Apple’s introduction of Genius into iTunes may have been one of the best business decisions they ever made.

First, it’s a great feature for the user. It’s a joy to just chose a beloved track, and instantly get plenty more of that awesomeness. I’ve been a great fan of Genius myself, and I use it all the time. It’s also great when picking out tracks for a DJ set.

But what probably goes unnoticed by the general public is the staggering amounts of money Apple will be able to make of this. They will own the data to what millions of people are listening to. They’ll have direct access to millions of people’s tastes, likes, dislikes. Many companies would kill for such data, and I wouldn’t be surprised if the labels were prepared to pay big for such statistics.

Additionally, Apple is using genius to sell more music on the iTunes Store through the sidebar. The iTunes Store is already the biggest music retailer in the US, but with Genius, it’ll only sell even more music to the people already buying music on the store.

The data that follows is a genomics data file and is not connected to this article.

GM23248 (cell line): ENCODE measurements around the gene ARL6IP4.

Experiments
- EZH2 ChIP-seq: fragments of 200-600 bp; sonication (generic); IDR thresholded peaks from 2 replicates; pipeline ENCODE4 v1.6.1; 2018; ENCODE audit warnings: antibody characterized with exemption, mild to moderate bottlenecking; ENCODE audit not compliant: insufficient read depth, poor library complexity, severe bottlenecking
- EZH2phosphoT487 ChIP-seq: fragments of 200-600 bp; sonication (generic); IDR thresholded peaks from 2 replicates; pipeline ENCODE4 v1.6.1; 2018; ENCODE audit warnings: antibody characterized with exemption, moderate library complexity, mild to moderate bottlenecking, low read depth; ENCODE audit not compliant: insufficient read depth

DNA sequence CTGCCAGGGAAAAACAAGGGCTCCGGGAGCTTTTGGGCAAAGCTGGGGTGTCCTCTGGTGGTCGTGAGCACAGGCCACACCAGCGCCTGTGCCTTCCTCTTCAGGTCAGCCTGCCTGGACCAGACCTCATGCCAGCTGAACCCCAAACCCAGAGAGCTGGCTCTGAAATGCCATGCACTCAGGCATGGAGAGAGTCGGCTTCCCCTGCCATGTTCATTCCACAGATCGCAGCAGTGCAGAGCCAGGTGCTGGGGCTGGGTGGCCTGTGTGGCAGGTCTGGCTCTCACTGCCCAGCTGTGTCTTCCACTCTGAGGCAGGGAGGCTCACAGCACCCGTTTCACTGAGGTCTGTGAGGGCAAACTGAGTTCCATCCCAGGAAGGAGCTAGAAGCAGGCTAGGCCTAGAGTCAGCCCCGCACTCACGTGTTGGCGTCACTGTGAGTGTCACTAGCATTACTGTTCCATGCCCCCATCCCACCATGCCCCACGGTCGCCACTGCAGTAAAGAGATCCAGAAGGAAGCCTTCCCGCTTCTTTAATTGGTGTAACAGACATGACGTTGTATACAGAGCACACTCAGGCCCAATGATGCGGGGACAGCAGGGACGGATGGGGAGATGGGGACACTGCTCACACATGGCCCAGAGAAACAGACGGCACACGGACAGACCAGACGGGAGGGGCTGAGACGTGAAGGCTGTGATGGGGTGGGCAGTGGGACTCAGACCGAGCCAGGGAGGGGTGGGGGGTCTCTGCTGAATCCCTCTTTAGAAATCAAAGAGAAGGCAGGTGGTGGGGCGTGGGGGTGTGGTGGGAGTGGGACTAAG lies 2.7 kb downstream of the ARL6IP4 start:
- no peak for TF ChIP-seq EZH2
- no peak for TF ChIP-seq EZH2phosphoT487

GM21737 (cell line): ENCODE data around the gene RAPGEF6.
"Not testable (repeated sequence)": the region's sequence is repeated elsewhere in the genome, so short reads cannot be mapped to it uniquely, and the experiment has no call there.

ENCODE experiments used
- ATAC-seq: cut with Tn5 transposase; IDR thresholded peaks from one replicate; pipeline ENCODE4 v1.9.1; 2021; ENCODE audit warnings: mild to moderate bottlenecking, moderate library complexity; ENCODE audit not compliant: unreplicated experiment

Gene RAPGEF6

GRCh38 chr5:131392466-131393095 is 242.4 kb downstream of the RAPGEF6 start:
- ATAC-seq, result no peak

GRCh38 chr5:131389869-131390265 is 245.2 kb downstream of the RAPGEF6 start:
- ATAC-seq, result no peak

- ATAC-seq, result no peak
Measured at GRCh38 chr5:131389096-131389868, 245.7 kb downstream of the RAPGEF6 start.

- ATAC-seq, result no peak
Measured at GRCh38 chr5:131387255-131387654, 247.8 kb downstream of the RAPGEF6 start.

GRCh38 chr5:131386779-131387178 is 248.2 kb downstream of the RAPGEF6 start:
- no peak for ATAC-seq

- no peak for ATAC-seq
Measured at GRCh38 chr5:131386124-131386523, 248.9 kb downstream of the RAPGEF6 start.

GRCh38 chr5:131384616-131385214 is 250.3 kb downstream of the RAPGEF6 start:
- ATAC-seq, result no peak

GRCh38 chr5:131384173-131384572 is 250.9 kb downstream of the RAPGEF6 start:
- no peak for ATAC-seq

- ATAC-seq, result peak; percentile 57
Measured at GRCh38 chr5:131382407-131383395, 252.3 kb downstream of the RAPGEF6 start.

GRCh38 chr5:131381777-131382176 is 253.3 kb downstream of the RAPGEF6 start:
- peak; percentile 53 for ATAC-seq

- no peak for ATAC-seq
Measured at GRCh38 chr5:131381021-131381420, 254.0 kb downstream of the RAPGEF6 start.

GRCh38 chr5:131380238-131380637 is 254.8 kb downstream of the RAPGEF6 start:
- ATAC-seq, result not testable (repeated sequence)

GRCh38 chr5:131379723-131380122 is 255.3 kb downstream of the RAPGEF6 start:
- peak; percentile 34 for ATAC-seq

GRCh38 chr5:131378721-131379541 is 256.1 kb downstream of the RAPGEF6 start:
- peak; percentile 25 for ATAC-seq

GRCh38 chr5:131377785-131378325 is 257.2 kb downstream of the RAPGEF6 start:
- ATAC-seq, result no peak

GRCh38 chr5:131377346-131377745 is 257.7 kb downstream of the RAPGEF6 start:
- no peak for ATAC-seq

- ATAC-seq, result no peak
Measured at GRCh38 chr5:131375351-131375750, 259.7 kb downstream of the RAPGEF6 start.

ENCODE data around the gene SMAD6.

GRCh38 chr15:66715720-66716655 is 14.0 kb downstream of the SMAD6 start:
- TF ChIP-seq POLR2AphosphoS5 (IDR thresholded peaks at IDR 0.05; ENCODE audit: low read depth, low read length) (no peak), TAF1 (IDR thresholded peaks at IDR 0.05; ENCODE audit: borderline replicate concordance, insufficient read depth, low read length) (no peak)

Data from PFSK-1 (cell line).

And lastly, Apple could sell promotions for artists who want more exposure for their music. Since Apple controls what users are exposed to / listen to when they’re in Genius, they can now push an artist more often in their user’s Genius lists, and thus give the user the impression and the feeling of liking the music. They can thus manipulate the user’s tastes, and I’m willing to bet that many record labels would pay big money for that kind of exposure.

This entry was posted on Tuesday, March 31st, 2009 at 5:34 pm and is filed under Apple, Business, English, Internet. You can follow any responses to this entry through the RSS 2.0 feed. You can leave a response, or trackback from your own site.
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